Published: 09/05/2018 19:00 - Updated: 07/05/2018 09:05

Your chance to put new Tain school sites to the test

Written byHector Mackenzie

Tain Royal AcademyPEOPLE served by schools in Tain will get a say tomorrow on where a multimillion-pound super campus should be built.

Highland Council is staging two drop-in sessions on Thursday to help determine which of two sites currently earmarked for a campus catering for children from the ages of three to 18 should go after local concerns over the existing Tain Royal Academy (TRA) site on Scotsburn Road prompted a rethink.

Growing concerns about the condition of several schools in the town is now fuelling a drive to push the project forward amid Highland Council budget cutbacks.

The TRA site remains on the table along with another at Craighill.

The drop-in sessions on Thursday will be held at Tain Parish Church Hall on the town’s Queen Street between 11am and 4.30pm and 5.30pm and 8pm.

Council officers will give a presentation followed by questions and answers in the afternoon from 1pm to 1.30pm and again in the evening at 6.30pm to 7pm. Comments received and feedback from the Campus Stakeholder Group, will then be used to inform the council’s decision making on a preferred site or sites.

A fresh consultation is then expected to be triggered on May 30.

Tain Community Council chairman David Macdonald said: “We have been invited to meet with the project team, along with Tain and Easter Ross Civic Trust, to assist in the preparation of display material for the council’s drop-in session on May 10.

"We hope to use the opportunity to bring local knowledge to the process and also promote the potential use of the increasingly popular modular build concept which has proved successful in Aberdeenshire.

“The public can contribute to the current process by turning up at the consultation to offer their own thoughts, aspirations and experiences.

“Our long-standing aim is to secure an exciting, comfortable and inspirational environment for pupils and teachers alike. Future school attainment levels may well depend upon the quality of the delivery.

"However, there is much more to this project than the indisputable ‘educational need’ argument, as important as that is. In considering all new development, the ommunity council has a responsibility to protect the character of the town and ensure compatibility with the surrounding areas.

“The proposed structures will have a significant physical presence wherever they are located and generate amenity impacts on a daily basis for upwards of 50 years, traffic generation (already a problem) being a principal concern.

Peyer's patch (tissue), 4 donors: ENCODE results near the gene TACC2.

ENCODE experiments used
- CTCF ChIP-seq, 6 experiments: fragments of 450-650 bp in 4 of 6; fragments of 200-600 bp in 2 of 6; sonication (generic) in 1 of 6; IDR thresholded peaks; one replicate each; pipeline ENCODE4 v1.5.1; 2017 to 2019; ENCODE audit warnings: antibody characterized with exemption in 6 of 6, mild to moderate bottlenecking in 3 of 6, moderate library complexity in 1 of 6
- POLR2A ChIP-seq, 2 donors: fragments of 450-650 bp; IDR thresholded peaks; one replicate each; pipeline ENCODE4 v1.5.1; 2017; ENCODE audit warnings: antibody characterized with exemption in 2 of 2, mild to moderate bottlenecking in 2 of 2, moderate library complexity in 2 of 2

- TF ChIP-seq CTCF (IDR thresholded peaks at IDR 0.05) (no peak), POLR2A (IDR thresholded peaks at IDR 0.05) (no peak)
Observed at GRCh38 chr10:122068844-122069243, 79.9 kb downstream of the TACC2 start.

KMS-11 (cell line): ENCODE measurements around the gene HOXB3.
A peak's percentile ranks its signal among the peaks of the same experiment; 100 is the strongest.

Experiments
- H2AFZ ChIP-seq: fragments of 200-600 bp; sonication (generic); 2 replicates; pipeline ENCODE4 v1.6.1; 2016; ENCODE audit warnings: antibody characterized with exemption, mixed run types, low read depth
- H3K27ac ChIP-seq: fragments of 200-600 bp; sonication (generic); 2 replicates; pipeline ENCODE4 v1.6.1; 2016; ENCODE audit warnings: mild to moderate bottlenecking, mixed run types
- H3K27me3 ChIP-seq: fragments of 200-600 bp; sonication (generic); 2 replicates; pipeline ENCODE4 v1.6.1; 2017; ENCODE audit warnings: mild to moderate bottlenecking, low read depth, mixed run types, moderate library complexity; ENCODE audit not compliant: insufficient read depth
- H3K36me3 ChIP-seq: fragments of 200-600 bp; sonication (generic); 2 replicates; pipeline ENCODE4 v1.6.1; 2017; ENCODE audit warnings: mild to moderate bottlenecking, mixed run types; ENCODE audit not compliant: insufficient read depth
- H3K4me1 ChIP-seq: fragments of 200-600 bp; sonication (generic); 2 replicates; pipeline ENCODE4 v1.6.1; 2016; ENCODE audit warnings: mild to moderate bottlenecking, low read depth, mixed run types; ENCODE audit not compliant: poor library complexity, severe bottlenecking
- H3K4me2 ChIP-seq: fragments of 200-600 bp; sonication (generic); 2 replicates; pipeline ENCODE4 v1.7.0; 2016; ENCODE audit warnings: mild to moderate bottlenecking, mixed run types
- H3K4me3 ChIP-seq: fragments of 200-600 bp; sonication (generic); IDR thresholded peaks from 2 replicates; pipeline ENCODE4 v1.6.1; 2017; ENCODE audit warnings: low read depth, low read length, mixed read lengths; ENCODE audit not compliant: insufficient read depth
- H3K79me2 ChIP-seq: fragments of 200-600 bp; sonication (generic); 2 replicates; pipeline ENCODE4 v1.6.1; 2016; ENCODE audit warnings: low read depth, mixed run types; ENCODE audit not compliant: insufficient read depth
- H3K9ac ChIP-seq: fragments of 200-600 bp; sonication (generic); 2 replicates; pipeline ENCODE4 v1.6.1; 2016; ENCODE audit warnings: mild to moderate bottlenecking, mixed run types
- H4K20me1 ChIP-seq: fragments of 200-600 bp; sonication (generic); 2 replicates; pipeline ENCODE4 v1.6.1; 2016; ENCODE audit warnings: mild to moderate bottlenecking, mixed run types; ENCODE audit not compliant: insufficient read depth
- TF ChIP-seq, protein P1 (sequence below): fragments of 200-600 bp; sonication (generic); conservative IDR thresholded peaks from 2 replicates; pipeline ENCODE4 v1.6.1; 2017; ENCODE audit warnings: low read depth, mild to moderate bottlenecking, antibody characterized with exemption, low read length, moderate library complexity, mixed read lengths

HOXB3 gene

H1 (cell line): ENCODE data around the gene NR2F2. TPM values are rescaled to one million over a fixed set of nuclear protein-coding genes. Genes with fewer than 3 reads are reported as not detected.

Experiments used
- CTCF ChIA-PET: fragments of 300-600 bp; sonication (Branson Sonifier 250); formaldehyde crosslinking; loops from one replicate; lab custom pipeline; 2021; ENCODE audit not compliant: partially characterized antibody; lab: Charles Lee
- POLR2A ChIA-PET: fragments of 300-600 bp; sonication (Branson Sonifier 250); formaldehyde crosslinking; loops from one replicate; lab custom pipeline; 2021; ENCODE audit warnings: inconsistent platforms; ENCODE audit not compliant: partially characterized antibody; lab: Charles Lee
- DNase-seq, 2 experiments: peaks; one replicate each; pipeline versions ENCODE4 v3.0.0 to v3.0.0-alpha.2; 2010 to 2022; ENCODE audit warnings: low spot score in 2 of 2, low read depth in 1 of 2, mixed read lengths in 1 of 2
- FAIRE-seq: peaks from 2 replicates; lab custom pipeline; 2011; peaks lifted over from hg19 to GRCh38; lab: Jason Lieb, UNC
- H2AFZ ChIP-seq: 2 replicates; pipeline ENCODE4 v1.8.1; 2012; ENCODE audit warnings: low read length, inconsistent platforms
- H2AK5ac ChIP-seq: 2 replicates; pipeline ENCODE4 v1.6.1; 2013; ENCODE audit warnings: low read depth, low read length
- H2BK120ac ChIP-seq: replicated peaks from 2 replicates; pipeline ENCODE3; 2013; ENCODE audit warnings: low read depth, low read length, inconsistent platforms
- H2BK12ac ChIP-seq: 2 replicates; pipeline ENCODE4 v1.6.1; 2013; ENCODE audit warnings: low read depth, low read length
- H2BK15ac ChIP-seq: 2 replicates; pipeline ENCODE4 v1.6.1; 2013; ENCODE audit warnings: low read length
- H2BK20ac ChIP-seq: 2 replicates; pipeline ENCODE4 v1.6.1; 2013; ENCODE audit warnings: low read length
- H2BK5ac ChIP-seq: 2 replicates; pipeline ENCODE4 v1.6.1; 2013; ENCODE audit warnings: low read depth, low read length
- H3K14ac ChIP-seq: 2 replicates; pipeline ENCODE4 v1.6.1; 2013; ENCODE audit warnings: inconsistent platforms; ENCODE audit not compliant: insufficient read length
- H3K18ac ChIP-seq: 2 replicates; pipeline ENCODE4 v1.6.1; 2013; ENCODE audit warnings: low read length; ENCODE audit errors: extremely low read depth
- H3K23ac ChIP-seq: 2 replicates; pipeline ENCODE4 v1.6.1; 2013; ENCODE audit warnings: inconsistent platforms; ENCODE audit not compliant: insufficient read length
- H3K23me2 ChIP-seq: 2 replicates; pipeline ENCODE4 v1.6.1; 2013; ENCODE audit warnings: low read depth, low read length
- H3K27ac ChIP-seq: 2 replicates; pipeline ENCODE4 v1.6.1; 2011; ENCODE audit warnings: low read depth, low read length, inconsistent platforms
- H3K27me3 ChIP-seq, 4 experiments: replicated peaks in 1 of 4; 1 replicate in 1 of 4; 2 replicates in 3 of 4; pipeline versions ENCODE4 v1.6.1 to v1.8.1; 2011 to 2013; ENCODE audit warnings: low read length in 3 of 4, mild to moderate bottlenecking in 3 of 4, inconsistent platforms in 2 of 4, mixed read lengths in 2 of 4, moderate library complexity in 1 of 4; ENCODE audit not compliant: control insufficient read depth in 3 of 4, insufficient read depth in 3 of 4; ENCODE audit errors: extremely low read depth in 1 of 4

"The need for care and consideration in site selection is therefore vital. This is a legacy development and we can’t afford future generations to look back in dismay at decisions reached today.”

Tain and Easter Ross ward councillor Fiona Robertson said: “The various parent councils, community councils, head teachers, school staff and community groups, who make up the stakeholder group, are working closely with Highland Council to ensure that there is regular communication and engagement with parents and the wider community.

“We are all deeply concerned about the extremely poor condition of our schools in Tain and that they are no longer fit for purpose, and we all share a common goal which is to try and ensure that Tain gets the best possible school and community facilities, for this and future generations.”

Fellow ward councillor Derek Louden said: “The 3-18 campus drop-in day looking at site options is a great step forward for Tain and Easter Ross.

“It is encouraging the work already done by the civic trust and the community council will be picked up by Highland Council. Credit is also due to the stakeholder group for all the effort they’ve exerted since last summer to get things moving.

“A consensus view is slowly emerging. All credit to those involved in bringing this about.”

Concerns had earlier been voiced about the project being set back, or Scottish Government fu-nding being lost, because of dithering over the site. Plans for a new build to replace Alness Academy were given the green light last month. Highland Council has a long capital programme wish list for its educational estate but has had to trim back its aspirations in a bid to balance its books.

People can also submit comments on the Tain proposals by email to

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